In 1879 Ross was “rowed down” by Warren Smith in Bedford Basin. He was also later beaten by James Ridley of Saratoga Springs, New York. However, in an International Regatta in 1880 at Providence, Rhode Island, from a field of ten starters including Ned Hanlan of Toronto, Jas Riley of Saratoga Springs, Fred Plaisted of Boston and Ten Eych of New York, Ross rowed well and finished first for a purse of $3000. Later that year Ross went to England and participated in the “Hop Bitters” race. He won the first two heats, but was placed second in the finals. In December, he rowed Trickett for $1000 a side and won. While still in England he trained Ned Hanlan for his race against Laycock. In 1881 in a regatta in Toronto, Ross defeated Hosmer, Smith, Ten Eych, McKay and Plaisted in the trial heat and then defeated Conely, Courtney, Ten Eych and Hamm in the final to win a $1500. purse. In 1884 Ross defeated Buhear of England but lost to William Black for the world championship. He retired from sculling after this and it is interesting to note that he made a world wide reputation in the exhibition of swordsmanship for several years after.


    where you can buy all Linda Seccaspina’s books-You can also read Linda in The Townships Sun and theSherbrooke Record and and Screamin’ Mamas (USACome and visit the Lanark County Genealogical Society Facebook page– what’s there? Cool old photos–and lots of things interesting to read. Also check out The Tales of Carleton Place. Tales of Almonte and Arnprior Then and Now.



    Ottawa Valley Canoe Association– (Carleton Place Canoe Club) and Lake Park Gala August 16 1893

  5. The Devil, a Regatta, the Enterprise and a Gale

    Carleton Place in 1907–Town Likely to Boom Once More

    Know Your Carleton Place Olympians!

    The Ministry of Propaganda in Carleton Place — Carleton Place Canoe Club

    Looking for Information on Pooh Bell & The Powder Puffs

    Three Cheers for Dave Findlay –The Movie

    Who Was Mickey Morphy? Noteworthy Paddles to Portage

    Family Photos– Mississippi Lake– Darlene Page

    The Young Olympic Hopefuls-1970’s Carleton Place Canoe Club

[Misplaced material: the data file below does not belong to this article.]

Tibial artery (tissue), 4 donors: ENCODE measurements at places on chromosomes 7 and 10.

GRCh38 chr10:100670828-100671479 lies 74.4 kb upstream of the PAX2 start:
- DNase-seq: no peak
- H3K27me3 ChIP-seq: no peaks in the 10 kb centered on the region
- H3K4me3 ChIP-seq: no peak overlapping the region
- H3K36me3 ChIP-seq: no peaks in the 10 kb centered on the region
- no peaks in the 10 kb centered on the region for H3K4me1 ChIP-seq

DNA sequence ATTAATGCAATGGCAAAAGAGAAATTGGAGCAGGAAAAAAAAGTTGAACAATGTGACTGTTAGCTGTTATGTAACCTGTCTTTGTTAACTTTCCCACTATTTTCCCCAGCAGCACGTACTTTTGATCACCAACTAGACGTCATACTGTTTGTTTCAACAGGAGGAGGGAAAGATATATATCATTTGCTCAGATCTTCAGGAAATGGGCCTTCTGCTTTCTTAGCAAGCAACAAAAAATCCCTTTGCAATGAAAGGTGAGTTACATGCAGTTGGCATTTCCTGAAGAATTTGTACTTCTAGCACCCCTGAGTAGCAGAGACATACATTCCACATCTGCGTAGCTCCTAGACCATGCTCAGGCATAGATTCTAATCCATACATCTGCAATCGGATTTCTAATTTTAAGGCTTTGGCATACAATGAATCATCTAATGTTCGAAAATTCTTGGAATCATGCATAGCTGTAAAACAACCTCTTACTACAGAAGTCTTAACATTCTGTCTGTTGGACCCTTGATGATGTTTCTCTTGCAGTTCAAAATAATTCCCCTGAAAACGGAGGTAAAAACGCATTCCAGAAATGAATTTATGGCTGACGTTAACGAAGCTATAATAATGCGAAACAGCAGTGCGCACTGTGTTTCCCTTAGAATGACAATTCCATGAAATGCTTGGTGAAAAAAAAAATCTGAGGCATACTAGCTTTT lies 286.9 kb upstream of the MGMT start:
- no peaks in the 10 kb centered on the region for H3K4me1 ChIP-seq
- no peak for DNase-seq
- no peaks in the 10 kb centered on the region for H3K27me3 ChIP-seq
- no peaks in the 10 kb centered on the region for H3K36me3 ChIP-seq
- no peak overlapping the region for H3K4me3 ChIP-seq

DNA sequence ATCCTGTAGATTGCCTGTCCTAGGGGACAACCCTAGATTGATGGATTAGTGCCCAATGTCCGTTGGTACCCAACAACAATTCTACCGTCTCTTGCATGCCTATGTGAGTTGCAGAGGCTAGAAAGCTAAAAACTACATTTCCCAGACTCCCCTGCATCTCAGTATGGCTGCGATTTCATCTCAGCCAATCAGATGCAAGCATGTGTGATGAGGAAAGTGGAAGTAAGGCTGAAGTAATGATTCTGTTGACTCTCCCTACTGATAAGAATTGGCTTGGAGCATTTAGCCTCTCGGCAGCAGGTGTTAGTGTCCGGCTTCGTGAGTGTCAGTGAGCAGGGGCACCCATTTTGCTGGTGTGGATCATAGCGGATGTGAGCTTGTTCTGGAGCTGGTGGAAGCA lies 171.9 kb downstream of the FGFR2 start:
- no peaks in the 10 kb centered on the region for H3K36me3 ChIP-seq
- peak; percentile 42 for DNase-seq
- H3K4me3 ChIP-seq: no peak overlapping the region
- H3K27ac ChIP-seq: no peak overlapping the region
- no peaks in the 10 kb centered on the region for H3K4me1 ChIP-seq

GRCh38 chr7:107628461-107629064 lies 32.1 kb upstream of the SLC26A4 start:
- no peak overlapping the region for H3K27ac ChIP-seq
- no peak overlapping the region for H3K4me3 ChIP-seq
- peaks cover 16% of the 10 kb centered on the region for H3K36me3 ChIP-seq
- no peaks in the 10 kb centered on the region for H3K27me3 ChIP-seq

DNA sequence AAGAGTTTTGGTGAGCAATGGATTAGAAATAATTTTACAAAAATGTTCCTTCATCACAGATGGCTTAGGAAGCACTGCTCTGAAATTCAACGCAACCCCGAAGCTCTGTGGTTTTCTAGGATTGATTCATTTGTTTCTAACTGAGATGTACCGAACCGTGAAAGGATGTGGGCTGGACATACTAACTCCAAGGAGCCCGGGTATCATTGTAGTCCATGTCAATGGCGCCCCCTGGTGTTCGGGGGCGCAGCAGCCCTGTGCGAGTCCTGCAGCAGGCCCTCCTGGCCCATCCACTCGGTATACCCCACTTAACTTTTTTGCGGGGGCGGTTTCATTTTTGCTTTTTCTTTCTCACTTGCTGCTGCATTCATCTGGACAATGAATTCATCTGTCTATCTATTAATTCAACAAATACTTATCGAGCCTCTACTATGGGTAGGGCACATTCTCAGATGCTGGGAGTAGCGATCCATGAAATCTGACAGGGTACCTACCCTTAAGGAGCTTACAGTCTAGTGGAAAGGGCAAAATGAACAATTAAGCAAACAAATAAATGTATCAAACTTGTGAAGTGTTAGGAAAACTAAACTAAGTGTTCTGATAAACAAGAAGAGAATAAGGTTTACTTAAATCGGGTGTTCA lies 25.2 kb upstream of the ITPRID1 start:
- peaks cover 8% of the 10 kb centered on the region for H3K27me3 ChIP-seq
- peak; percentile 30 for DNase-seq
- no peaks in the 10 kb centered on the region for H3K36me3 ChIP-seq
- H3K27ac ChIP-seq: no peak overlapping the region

The Wedding of Rosanna Ouellette

The Wedding of Rosanna Ouellette
Related image
And now we come to the story of the marriage of Rosanna Ouellette to Richard Holden in 1841, at La Passe, across from Portage du Port. That story, now told by 102-year-old Mrs. Holden, is a great one. It tells of the finest and most romantic wedding likely ever held in the Ottawa Valley.

It will be recalled that in the story of Rosanna Ouellette’s courtship, Pa Ouellette permitted his daughter to marry at 17, but stipulated that she was to stay at home till she was 20. And now about the wedding. Pa Ouellette, being fairly well off and having only one daughter, decided that her wedding was to be a “bang-up” one. First off, Mrs. Ouellette had the girl measured at La Passe for her wedding dress. Then the measurements were sent to a Montreal dressmaker with instructions that a  blue silk dress (and outfit to match) be prepared. White shoes and white silk stockings were ordered.

Then at home the preparations were begun in earnest. First of all, invitations were sent far and wide to relatives and friends of the family. The invitations were sent as far north as the Pembroke district, and south as far as Bytown. They were sent over into Quebec province and over 200 guests were invited. Arrangement were made with neighbours to host the guests from far away. Pa Ouellette put up sheds in which to house and feed guests also.

The boy and girls of the neighbourhood became a committee on decorations. From the house to the little frame church was at least a mile. It was decided to decorate this mile of road with cedar and small balsam trees. The trees were to be made pretty with coloured ribbons, which were brought from Bytown. The church was also to be decorated. These plans were carried out to the letter. Pa Ouellette hired three women of the neighbourhood to cook and serve meals so that Ms Ouellette could enjoy the festivities.

For the vehicle (wagon) which was to carry the bridal pair, a team of fawn coloured horses were borrowed. When the wedding day came on Aug. 9, this team was decorated with wild and garden flowers. The wagon was also decorated with flowers.

Finally came the wedding day. It was clear and warm. The bridal procession left the Ouellette house at 8 a.m. Most of the people walked on foot behind the bridal pair. There were over 150 persons in the procession. At the front of the procession was a local fiddler who made appropriate music. In the procession also were two good neighbourhood singers (men), who sang solo in the church and led the general singing which marked the return journey.

Image result for wedding dress 1840s
After the wedding all went to the home of the bride, where a fine banquet was served. Pa Ouellette had killed chickens, turkeys and a fine big hog. The table, to use the old expression, fairly groaned with good things. After dinner the guests began to dance in the barn on a floor especially put in by Pa Ouellette.